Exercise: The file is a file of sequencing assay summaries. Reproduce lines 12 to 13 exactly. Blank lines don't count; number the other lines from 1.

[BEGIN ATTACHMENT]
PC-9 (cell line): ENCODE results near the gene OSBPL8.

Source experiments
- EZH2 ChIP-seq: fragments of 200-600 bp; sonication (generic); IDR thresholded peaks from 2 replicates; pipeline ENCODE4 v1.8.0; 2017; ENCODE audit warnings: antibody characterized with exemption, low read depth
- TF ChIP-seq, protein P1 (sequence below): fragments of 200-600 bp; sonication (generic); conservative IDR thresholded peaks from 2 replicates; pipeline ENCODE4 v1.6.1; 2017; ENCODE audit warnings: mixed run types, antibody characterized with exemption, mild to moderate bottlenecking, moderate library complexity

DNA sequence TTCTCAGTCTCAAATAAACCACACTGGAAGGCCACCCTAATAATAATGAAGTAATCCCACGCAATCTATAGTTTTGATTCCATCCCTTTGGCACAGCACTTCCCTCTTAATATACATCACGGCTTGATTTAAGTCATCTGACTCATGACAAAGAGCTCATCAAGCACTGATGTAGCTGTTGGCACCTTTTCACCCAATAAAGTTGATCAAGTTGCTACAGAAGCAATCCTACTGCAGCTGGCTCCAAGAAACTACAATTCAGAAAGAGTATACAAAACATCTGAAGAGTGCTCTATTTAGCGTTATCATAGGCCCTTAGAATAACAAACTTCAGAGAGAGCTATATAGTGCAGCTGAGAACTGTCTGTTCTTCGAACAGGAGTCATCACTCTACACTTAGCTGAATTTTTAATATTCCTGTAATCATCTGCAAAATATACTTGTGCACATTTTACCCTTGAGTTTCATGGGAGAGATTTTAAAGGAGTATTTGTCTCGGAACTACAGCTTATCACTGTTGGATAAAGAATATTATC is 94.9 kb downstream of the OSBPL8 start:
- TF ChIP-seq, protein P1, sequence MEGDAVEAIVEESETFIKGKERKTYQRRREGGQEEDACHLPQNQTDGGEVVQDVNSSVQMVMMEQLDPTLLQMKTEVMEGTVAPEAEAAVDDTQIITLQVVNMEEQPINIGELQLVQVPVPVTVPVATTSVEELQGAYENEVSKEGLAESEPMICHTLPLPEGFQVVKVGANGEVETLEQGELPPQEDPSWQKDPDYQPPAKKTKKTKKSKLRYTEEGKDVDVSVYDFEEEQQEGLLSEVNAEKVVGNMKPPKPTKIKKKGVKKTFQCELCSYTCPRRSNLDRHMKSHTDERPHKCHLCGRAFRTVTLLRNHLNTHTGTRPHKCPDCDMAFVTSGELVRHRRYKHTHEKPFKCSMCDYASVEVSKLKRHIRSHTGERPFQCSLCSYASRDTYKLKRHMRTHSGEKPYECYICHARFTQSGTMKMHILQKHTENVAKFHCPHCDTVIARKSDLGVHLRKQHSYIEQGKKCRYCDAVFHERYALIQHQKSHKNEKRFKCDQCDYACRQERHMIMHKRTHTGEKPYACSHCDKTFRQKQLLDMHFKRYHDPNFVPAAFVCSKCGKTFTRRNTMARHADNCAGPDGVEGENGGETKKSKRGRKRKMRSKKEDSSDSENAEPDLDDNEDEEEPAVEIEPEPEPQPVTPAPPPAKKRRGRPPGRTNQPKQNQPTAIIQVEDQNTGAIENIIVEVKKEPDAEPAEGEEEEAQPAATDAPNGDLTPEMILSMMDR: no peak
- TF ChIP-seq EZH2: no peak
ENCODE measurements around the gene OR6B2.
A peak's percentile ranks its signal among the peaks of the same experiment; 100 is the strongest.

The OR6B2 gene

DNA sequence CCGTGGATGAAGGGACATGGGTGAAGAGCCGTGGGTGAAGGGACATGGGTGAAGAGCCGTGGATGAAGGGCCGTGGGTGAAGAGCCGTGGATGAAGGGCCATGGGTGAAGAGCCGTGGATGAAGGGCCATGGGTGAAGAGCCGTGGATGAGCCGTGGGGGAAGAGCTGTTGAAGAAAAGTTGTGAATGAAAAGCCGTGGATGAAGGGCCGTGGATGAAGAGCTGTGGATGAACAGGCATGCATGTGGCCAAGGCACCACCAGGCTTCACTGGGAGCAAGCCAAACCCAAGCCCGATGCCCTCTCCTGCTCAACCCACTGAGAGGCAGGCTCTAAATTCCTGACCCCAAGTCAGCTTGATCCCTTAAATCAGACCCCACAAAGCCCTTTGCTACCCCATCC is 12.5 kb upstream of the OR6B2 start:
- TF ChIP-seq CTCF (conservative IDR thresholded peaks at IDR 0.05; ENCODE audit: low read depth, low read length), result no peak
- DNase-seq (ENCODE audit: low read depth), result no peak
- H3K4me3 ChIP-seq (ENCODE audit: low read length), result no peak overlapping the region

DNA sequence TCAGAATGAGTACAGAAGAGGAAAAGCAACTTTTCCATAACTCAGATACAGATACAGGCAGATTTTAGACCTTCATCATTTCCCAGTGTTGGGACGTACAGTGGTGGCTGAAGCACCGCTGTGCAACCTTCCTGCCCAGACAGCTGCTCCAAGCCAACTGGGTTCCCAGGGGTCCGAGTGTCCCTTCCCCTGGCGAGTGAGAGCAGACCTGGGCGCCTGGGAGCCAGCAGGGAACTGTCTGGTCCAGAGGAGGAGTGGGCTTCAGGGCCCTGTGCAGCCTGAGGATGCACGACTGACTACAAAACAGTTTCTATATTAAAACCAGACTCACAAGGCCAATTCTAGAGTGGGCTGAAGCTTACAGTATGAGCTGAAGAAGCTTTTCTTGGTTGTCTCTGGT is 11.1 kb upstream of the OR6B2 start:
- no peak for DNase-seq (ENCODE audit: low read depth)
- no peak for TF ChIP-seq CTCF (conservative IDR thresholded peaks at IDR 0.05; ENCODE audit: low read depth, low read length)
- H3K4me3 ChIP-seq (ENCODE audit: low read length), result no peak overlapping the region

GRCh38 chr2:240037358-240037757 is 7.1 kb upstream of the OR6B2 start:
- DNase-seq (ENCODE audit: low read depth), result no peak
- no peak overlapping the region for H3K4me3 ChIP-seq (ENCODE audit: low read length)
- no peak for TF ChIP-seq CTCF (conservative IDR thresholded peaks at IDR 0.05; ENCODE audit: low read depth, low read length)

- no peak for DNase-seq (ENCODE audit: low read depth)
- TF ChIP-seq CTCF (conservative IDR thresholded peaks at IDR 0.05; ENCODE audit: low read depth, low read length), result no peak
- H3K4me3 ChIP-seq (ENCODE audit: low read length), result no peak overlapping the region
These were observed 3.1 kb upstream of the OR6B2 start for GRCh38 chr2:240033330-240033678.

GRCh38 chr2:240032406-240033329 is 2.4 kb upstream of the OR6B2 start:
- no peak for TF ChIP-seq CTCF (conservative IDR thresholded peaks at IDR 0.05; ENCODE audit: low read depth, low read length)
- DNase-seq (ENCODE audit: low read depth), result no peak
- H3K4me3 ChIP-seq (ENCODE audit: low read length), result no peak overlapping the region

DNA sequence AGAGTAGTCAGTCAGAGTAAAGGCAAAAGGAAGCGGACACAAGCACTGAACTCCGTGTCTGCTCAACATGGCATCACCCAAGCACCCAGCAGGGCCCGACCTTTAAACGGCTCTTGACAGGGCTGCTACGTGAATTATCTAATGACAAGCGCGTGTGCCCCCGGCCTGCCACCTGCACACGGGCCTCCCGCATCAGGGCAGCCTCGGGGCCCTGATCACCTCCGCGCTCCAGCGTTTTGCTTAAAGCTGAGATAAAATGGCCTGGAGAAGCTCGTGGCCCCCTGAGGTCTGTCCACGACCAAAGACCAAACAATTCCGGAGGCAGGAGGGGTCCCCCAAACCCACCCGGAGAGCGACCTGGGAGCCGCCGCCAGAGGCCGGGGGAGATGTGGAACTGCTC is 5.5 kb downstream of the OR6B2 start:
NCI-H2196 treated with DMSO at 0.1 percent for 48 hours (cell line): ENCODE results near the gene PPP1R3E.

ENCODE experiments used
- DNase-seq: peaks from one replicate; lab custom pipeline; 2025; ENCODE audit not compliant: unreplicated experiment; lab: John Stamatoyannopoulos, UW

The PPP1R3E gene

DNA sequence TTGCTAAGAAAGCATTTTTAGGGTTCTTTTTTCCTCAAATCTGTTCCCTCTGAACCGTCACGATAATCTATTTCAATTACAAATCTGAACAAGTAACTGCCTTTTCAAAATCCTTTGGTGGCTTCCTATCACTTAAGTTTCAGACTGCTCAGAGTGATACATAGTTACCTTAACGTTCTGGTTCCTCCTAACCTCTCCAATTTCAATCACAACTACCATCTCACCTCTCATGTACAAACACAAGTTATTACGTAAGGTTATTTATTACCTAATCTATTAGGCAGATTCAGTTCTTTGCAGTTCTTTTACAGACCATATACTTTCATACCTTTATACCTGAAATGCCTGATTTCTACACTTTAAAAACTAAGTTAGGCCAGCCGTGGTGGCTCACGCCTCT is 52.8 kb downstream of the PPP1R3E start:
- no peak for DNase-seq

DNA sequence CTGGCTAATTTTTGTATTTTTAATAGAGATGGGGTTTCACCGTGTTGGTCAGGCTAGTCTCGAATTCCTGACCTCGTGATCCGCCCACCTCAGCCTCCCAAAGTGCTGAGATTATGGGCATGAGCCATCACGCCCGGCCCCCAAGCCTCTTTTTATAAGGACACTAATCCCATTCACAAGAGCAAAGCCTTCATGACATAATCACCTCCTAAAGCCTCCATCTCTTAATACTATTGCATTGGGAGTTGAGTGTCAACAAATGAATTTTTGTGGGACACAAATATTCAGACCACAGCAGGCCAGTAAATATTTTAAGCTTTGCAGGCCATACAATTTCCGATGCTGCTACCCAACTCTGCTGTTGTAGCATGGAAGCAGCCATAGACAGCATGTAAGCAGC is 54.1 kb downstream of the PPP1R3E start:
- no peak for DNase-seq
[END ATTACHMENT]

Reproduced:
- TF ChIP-seq CTCF (conservative IDR thresholded peaks at IDR 0.05; ENCODE audit: low read depth, low read length), result no peak
- DNase-seq (ENCODE audit: low read depth), result no peak